Lessons in Social Learning: What Happens in the Classroom Stays in the Classroom

There is an exciting case study in the August issue of Chief Learning Officer Magazine about how Coldwell Banker uses social learning to get to the learning that is occurring most closely to the actual work in the organization. Realizing that discussions in the classroom often stay in the classroom, Coldwell Banker implemented social learning that relies mainly on user-generated content and participation rather than structured content from instructional designers in order to better serve its disperse workforce of independent agents throughout the world.

There are several lessons that I take away from this case study that I think are useful as we think through what social learning could mean in our organizations.

About Learning, Not Instruction

Lessons in Social LearningFirst of all, it is becoming more apparent each day that our roles as learning professionals and instructional designers is changing. It is no longer our role to provide proper instruction. No one wants to be instructed, but just about everyone wants to learn, develop, and have potential growth opportunities in an organization. Our role is becoming more and more that of facilitating the learning process, and there are more ways to do that than creating e-learning modules.

A Free Agent Nation

Coldwell Banker is a company built on the hard work and achievements of a disperse group of independent agents, not full-time employees, to whom it is even more difficult to provide structured training. Even in organizations of mostly full-time employees, a free agent nation has been developing for years. It is too difficult to get to groups like this with structured content. Structured content is a one-size-fits-all solution no matter how you slice it. One class or e-learning module is created for everyone. Sure, each person can get something different out of it, but with so many widely dispersed individuals, there are just too many needs to satisfy. Plus, these independent people have their own experience and expertise and don't need to told something from "someone at corporate, who has no idea what its like in the field." Coldwell Banker recognized this and enabled peer-to-peer connections that were already occurring between people out in the field. They just used technology to make this connections easier.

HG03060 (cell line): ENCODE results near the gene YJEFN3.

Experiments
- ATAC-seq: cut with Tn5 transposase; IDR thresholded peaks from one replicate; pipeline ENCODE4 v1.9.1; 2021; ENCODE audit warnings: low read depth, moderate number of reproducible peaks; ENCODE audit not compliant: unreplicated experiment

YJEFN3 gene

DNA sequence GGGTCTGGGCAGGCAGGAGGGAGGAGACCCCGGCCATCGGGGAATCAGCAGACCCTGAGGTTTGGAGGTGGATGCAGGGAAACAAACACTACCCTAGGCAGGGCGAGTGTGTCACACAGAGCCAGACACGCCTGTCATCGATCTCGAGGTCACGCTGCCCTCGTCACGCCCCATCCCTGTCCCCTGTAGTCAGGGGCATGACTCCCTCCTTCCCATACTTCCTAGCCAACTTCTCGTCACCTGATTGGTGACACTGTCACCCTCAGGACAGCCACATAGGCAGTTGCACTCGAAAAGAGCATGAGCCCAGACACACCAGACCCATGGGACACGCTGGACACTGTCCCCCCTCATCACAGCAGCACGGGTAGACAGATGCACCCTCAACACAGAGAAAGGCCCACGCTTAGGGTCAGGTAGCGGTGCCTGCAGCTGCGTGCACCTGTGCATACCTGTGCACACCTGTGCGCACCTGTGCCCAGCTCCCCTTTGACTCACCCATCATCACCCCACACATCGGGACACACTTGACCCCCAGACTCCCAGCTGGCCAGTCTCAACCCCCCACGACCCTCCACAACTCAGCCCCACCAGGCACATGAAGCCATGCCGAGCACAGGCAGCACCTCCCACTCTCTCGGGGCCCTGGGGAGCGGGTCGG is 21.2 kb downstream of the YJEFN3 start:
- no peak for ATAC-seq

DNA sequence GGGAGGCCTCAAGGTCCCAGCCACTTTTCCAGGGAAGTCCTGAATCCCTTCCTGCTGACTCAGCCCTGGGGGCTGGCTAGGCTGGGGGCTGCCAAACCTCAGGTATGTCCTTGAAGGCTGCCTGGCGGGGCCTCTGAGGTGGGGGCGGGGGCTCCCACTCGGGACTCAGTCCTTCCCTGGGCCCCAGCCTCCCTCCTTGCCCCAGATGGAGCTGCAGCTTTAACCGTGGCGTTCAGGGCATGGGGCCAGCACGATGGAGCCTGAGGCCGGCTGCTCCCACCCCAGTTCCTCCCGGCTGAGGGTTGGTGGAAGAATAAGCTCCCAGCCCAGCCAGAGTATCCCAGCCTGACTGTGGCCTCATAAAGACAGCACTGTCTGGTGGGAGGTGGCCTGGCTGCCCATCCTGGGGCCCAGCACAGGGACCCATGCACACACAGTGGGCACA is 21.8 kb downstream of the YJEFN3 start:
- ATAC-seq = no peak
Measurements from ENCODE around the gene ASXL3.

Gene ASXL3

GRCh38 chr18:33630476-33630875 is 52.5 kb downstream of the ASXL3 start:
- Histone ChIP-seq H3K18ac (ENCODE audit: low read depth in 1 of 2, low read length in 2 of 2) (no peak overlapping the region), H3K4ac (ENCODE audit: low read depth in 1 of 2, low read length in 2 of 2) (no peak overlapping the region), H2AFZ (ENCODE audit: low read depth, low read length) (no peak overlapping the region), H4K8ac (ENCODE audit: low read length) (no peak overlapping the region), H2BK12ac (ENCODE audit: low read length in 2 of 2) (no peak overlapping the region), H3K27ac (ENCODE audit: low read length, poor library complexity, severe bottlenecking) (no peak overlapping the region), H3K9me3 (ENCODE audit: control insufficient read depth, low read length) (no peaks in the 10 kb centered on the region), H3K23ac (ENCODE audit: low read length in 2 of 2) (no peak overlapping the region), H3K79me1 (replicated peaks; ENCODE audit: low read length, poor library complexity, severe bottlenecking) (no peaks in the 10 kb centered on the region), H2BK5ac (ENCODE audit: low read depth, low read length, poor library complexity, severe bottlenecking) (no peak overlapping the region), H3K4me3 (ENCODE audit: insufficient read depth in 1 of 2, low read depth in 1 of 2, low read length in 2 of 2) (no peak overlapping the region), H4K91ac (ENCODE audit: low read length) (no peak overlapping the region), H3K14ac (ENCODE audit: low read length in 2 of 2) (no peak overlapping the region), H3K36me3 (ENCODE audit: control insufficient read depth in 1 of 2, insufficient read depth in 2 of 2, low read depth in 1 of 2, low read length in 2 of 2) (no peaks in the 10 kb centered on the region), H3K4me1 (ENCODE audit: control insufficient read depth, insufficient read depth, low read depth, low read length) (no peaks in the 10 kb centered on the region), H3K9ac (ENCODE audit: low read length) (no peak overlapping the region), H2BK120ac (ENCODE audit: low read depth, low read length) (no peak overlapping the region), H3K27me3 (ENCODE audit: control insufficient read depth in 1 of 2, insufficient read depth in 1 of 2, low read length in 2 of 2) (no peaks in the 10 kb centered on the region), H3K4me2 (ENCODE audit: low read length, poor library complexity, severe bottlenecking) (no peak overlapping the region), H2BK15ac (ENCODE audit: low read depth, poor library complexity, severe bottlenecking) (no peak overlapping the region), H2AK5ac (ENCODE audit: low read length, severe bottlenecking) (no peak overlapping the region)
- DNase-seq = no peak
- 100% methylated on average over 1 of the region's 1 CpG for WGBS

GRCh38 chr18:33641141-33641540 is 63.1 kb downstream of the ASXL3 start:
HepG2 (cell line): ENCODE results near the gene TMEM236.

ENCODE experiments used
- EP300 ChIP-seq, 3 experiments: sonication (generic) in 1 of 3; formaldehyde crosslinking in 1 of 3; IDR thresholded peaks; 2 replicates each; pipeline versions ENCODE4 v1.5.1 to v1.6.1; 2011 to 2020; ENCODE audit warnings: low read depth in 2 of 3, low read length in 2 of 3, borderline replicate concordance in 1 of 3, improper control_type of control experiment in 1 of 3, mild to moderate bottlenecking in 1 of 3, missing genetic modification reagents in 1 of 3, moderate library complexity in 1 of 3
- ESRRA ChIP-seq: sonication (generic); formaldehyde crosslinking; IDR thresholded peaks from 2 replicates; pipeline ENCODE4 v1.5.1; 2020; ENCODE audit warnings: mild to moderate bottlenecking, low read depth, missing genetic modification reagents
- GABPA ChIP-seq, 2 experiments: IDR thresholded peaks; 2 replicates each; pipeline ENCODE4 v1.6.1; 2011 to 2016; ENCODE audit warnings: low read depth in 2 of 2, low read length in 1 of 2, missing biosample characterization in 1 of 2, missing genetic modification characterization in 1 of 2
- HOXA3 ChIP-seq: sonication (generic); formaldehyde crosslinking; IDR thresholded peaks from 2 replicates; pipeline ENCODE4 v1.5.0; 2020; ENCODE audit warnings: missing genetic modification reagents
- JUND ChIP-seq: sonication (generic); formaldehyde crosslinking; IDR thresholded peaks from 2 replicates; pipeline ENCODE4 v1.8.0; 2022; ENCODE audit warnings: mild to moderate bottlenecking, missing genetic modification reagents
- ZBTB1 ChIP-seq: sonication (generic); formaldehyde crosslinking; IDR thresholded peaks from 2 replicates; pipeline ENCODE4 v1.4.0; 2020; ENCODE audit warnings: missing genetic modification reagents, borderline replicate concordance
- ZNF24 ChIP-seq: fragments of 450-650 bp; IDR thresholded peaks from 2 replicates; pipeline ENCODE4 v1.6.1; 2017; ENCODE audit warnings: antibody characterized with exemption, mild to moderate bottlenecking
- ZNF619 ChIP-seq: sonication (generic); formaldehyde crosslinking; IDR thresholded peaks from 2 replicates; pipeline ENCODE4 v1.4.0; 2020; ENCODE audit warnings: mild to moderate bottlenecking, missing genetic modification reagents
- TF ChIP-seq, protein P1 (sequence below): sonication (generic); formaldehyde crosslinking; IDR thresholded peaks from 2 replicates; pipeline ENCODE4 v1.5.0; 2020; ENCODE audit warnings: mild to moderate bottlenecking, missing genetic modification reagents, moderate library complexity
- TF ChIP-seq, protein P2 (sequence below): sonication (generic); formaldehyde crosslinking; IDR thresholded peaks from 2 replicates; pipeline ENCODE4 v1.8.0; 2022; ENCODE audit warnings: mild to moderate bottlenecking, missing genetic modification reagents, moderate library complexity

Keeping Up with the Joneses

Instructional designers simply cannot keep up with what people need to learn. Once an instructional designer designs a course, by the time it is delivered it is outdated and/or needs to be updated. How many of you have experienced this? All that time spent developing training that is outdated by the time it is delivered. Things move so quickly these days that ISD'ers simply cannot keep up. We need to change what we do by finding alternative ways to enable learning in the organization. Social learning and Web 2.0 technologies are a big part of this.

To Andragogy or Not To Andragogy

When it comes to user generated content, it is difficult for professional instructional designers to embrace the fact that proper learning can occur without proper instructional design methods.  It is a hard pill to swallow, but Coldwell Banker discovered that videos created by subject matter experts in the field often had more credibility than those created by the designers at the Coldwell Banker University. Perhaps we should focus on the fact that we need to help people learn rather than on the belief that people need proper instruction. People want to learn on their own terms. This is an important lesson that we need to learn. We get caught up in the paradigm that we need to instruct others on how to do things. More often than not, this is not the case. People just need to be put in a place in which they can learn. Coldwell Banker's social learning puts people in this position, and they flock to it.

The Results are Encouraging

The great thing about this article is that it shows results from which we can all learn. People are learning, they are participating, and they are applying what they learned on the job. Social learning is happening whether we like it or not, and it is working (whether some of us like that or not). The question is whether we want to enable it or actively get in its way.

More about employee training and retention on the Mindflash blog.

Bill Cushard, Chief Learning Officer at The Knowland Group, is a learning leader with more than 12 years experience in training and performance improvement at companies such as E*TRADE Financial, Accenture, and Time Warner Cable.

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